While many people had begun bracing for more floods since Wednesday’s thunderstorms, parents and education stakeholders were critical of the Ministry of Education’s abrupt school closures on Thursday, saying it came too late. Some parents saw the message early and kept their children away from schools, while others who work or live nearby were able to get their children following the notice of closure.
However, there were difficulties for those who dropped their children off and headed to work. The official media release from the MoE entered media houses’ inboxes at 9.29 am, stating that it ordered schools closed due to the upgraded Riverine Alert. The MoE explained that at 6.55 am, the Meteorological Service (Met Service) issued an updated Riverine Flood Alert, moving from Yellow to Orange.
“As a result, the Ministry of Education has closed all schools in Trinidad. A statement was already issued on the MoE’s social media pages,” the MoE stated.
A check showed that the Ministry of Education also posted a notice of closure to its Facebook page around 8 am. It followed Minister of Education Dr Nyan Gadsby-Dolly’s post about the school closure on her personal Facebook page at 7.10 am, saying that it was due to the Met Service upgrading its Adverse Weather Alert yesterday morning.
The Met Service issued the Public Warning Message at 6.55 am, identifying the North Oropouche, South Oropouche, Caroni, Crooks, and Darrel Spring rivers at critical threshold levels following continuous rain overnight. It led to some rivers overspilling.
The MoE said the alert followed flooding in many areas on Wednesday, which affected several schools. It said principals would notify parents when children could return to flood-affected schools following clean-ups. Comments under the MoE’s Facebook post suggested that it should have decided to close schools on Wednesday.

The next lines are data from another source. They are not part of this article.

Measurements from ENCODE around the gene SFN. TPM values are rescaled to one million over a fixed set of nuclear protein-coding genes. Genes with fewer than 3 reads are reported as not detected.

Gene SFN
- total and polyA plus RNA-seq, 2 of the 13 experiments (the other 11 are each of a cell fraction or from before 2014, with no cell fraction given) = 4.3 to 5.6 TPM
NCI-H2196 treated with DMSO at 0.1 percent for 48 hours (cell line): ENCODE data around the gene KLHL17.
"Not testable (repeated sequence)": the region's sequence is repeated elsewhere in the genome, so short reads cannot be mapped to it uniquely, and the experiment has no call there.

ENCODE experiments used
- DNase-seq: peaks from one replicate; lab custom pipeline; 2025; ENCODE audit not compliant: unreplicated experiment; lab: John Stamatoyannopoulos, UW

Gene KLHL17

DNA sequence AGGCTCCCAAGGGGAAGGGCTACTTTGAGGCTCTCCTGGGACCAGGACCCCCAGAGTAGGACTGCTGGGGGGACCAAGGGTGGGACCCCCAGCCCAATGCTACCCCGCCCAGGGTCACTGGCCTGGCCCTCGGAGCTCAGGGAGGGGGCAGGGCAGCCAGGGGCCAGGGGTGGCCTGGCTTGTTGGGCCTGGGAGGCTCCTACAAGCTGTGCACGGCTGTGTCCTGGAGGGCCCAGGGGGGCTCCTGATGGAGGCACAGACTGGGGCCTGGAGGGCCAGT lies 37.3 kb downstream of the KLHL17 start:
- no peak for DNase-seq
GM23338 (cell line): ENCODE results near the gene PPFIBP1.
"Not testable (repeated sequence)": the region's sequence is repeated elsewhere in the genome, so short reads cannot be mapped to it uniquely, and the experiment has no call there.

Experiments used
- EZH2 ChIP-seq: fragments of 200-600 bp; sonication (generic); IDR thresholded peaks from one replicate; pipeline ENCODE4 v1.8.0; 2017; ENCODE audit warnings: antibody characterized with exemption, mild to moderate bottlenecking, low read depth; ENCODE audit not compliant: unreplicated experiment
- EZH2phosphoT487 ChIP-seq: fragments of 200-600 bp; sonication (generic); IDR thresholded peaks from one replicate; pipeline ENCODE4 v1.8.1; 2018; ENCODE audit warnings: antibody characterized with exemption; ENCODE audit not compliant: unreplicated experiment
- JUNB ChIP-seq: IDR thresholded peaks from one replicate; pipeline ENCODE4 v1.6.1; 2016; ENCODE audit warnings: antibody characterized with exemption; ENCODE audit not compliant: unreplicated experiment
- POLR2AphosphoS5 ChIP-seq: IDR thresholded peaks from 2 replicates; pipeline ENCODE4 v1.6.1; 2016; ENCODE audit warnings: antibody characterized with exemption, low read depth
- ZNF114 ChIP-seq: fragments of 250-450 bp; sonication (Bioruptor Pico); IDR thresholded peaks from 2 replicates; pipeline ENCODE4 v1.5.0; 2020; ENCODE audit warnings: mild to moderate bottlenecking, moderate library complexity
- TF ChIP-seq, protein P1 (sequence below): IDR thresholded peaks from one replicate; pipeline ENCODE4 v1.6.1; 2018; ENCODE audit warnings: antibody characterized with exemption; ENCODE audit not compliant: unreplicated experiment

“This is totally unacceptable. Tobago made a decision since yesterday. Why could you all not do the same? Cars and people were being washed away, and you were still unsure about closing schools?” one person replied.
Hannah Khan Roopdial told Guardian Media it was inconvenient to return to the Parvati Girls’ Hindu College in Debe to pick up to daughter due to the time parents received information about the school closure. Roopdial said the ministry should have communicated the closure on Wednesday, as some parents left home early for work. She said her husband dropped off their daughter around 7 am on his way to work.
“I had to leave Gasparillo to come back to Debe. While I did not experience any flooding, it was inconvenient because I am unable to reach work as yet. I am very late for work because I had to leave and come pick her up,” Roopdial said.
Tabaquite MP Anita Haynes condemned the ministry for the last-minute announcement. Haynes, the UNC’s shadow education minister, said it left many students stranded at school. She said the Government was out of touch, as despite the floods affecting several schools, Prime Minister Dr Keith Rowley told citizens, concerned for their family’s safety, that he did not permit the closure of government offices and schools.
“This morning, we have an announcement an hour before classes are scheduled to begin that schools are to remain closed today. By this time, several students were already at school, pushing parents and children into a frenzy,” Haynes said.
She said while some parents could have kept their children home yesterday, many others do not have childcare assistance or cannot take leave of work suddenly to pick up their children.
She said some travel, many leaving home before sunrise. Therefore, an announcement at 7 am showed a disconnect between the officeholders making decisions and those affected.
She repeated her call for a proactive approach regarding school closures in the face of extreme weather concerns.